The “Tallest” Mountain in North America

Mt. McKinley Initial Ascent

Several years ago, Slate Magazine compiled the worst things teachers said to some people. Some things were bitter, others were crushing, but overall they were stupid and pushed beyond the boundaries of fact. I had a similar experience which I was able to overcome…with a little help from my mom.

Mrs. Vogel went around my 6th-grade classroom, quizzing us on last night’s geography reading. I was doodling away, drawing some sort of Dungeons & Dragons map on the jacket of my textbook. She then posed the question, “What’s the tallest mountain in the United States?”

I shot my hand up and she called my name. “Mt. McKinley,” I said with full conviction.

“Wrong, Matthew,” she said before letting another child answer.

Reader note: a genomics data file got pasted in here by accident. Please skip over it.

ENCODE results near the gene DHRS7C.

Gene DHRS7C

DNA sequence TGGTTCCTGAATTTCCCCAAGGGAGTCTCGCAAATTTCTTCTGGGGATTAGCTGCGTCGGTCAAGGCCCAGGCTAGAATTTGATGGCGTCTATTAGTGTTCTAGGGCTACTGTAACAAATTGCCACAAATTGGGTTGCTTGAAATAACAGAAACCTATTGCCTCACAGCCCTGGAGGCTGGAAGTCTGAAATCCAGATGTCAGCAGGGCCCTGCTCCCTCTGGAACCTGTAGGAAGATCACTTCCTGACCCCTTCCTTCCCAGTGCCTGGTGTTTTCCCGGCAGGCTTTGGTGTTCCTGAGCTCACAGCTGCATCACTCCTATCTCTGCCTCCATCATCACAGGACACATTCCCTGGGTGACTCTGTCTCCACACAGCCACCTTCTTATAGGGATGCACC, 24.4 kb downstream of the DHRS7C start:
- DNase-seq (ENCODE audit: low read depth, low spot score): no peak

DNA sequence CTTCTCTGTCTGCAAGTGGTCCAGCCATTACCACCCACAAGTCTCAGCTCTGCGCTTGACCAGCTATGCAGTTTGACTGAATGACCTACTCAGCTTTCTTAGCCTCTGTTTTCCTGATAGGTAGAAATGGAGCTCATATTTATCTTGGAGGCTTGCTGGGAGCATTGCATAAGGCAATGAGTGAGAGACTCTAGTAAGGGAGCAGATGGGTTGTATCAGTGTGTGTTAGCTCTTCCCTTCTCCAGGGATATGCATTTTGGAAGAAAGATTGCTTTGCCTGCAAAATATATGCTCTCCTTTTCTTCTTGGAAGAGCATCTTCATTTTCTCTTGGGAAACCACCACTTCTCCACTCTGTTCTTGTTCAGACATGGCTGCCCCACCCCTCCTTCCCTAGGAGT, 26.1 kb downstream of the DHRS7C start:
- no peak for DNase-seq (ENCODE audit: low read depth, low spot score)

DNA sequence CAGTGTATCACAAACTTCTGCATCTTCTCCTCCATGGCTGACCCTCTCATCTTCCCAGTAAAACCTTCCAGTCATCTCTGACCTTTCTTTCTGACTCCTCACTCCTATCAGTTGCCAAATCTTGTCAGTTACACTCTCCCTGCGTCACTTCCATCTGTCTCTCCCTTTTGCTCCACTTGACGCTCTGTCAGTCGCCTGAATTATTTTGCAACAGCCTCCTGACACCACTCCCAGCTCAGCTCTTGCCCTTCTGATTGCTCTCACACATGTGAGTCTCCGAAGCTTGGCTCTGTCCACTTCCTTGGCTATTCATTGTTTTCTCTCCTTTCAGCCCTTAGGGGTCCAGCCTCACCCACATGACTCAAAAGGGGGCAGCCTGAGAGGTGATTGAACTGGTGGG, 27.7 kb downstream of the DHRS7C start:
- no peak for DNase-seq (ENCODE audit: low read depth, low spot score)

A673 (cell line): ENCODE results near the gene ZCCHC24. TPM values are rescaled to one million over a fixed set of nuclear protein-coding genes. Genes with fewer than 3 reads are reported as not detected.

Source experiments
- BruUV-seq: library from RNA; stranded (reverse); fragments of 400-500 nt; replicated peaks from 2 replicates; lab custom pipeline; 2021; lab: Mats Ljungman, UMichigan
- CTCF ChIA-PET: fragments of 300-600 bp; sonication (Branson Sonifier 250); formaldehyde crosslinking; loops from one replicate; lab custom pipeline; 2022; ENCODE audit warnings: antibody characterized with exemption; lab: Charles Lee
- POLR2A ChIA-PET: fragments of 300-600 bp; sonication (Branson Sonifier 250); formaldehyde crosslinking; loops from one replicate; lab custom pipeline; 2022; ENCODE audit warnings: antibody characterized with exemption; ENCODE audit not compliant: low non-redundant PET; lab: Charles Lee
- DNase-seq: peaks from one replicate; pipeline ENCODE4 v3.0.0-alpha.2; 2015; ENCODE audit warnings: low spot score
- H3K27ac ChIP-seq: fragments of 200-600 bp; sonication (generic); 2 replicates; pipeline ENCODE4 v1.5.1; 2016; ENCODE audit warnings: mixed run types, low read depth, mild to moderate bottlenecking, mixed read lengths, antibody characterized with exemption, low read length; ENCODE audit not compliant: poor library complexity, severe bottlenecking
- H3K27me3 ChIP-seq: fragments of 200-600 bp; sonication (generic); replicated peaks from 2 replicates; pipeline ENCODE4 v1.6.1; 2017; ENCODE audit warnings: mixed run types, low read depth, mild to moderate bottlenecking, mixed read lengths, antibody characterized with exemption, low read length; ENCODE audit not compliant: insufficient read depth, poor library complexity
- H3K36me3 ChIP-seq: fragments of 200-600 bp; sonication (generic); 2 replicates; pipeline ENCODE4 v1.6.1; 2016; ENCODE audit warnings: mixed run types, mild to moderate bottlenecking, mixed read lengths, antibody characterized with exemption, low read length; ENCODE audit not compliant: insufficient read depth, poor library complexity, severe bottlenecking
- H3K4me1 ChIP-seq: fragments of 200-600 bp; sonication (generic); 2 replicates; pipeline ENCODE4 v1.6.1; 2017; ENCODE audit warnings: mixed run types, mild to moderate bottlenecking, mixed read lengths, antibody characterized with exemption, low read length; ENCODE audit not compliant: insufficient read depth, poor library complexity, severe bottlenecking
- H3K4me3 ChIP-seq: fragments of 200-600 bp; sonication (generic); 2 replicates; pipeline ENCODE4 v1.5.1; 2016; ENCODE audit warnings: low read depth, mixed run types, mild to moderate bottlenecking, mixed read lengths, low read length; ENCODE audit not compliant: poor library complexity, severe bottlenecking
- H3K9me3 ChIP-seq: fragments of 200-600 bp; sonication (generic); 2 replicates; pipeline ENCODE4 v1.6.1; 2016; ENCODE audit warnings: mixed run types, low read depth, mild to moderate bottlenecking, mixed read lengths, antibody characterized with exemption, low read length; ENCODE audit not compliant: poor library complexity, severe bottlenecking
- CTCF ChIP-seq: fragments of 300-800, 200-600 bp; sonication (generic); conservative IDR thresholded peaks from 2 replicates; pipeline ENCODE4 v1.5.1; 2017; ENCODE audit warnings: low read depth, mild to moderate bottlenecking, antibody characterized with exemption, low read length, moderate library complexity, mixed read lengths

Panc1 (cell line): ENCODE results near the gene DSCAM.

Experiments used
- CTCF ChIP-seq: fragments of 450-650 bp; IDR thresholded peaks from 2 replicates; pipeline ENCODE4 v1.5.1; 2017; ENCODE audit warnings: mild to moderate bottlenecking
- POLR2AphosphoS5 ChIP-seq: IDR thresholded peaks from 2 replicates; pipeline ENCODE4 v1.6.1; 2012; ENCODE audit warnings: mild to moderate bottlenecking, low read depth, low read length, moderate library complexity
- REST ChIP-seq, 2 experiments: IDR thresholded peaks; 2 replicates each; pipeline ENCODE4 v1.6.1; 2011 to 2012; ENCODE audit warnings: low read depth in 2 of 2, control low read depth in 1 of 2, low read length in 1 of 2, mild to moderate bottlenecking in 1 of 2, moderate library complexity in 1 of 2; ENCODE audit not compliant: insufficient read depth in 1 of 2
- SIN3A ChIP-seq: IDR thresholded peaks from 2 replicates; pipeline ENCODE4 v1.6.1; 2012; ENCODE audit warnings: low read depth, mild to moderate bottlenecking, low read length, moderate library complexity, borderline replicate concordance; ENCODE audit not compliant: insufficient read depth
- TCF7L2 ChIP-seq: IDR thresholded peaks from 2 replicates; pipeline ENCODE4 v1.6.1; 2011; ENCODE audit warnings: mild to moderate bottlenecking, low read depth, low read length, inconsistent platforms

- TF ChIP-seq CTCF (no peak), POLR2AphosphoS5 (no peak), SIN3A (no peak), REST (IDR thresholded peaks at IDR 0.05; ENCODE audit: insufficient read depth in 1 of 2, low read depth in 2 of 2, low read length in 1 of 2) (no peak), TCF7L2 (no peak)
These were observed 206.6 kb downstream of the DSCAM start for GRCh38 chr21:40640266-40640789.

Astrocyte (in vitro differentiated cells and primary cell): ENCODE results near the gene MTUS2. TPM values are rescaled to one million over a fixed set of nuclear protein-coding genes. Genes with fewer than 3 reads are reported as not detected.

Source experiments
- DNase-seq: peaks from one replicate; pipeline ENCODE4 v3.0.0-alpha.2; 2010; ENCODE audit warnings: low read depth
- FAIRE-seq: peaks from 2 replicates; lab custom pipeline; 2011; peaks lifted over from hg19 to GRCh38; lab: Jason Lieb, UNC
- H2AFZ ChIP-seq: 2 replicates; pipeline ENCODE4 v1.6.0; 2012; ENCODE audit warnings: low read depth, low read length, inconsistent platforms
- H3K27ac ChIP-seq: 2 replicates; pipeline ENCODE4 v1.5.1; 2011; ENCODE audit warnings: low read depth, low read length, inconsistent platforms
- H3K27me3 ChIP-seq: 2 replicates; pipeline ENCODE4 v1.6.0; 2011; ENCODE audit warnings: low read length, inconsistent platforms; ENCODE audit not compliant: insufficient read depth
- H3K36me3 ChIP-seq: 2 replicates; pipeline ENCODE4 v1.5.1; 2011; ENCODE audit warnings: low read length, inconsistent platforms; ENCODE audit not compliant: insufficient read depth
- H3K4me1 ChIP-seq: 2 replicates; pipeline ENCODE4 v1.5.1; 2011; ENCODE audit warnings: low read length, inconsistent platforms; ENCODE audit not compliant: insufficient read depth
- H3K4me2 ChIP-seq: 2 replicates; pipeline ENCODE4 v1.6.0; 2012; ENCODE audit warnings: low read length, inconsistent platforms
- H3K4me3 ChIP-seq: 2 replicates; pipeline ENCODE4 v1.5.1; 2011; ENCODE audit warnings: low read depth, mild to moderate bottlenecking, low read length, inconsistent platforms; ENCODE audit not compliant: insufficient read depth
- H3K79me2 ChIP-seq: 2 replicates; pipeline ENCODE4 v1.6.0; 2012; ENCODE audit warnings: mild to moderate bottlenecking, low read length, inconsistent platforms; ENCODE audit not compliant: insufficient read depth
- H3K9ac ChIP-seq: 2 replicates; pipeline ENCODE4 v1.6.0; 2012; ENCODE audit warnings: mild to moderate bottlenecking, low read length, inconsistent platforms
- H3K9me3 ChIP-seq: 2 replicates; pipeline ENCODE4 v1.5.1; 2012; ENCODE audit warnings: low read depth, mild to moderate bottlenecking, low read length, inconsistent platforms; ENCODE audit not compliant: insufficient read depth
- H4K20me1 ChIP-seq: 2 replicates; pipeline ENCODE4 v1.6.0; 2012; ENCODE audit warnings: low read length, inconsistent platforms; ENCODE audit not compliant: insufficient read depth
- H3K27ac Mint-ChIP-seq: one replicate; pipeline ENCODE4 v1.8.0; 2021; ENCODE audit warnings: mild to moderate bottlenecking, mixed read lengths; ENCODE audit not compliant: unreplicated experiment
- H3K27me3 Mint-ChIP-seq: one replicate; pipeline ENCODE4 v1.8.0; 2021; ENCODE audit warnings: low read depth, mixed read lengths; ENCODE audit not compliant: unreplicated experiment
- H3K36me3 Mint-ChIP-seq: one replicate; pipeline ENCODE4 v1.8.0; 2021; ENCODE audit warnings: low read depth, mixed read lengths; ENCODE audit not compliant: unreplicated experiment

“Pikes Peak,” said some random little shit. “Correct,” said Mrs. Vogel.

But it couldn’t be Pikes Peak, I thought. I read this just the other day in our copy of the World Book Encyclopedia, the series of Encyclopedia Brittanica rip-offs I had read cover-to-cover several times as a kid.

I interrupted the teacher to protest. I insisted to Mrs. Vogel that Mt. McKinley was the tallest mountain.

Her reply kills me to this day. “Well, when I asked my question, I meant the contiguous 48 states, not Alaska.”

After I walked home later that day, mom asked me how school went. I told her what happened with my geography lesson, and she asked me to fetch the encyclopedia. And when we looked it up, I was correct — Mt. McKinley was tallest, and Alaska was part of the United States of America.

The next day, my mom contacted the school to correct the teacher. And in front of my classmates, my teach had to admit she was wrong. And for the rest of the year, I’m sure Mrs. Vogel had me on her shit list.

Geography, baby!

Photo Credit: University of Alaska Museum of the North

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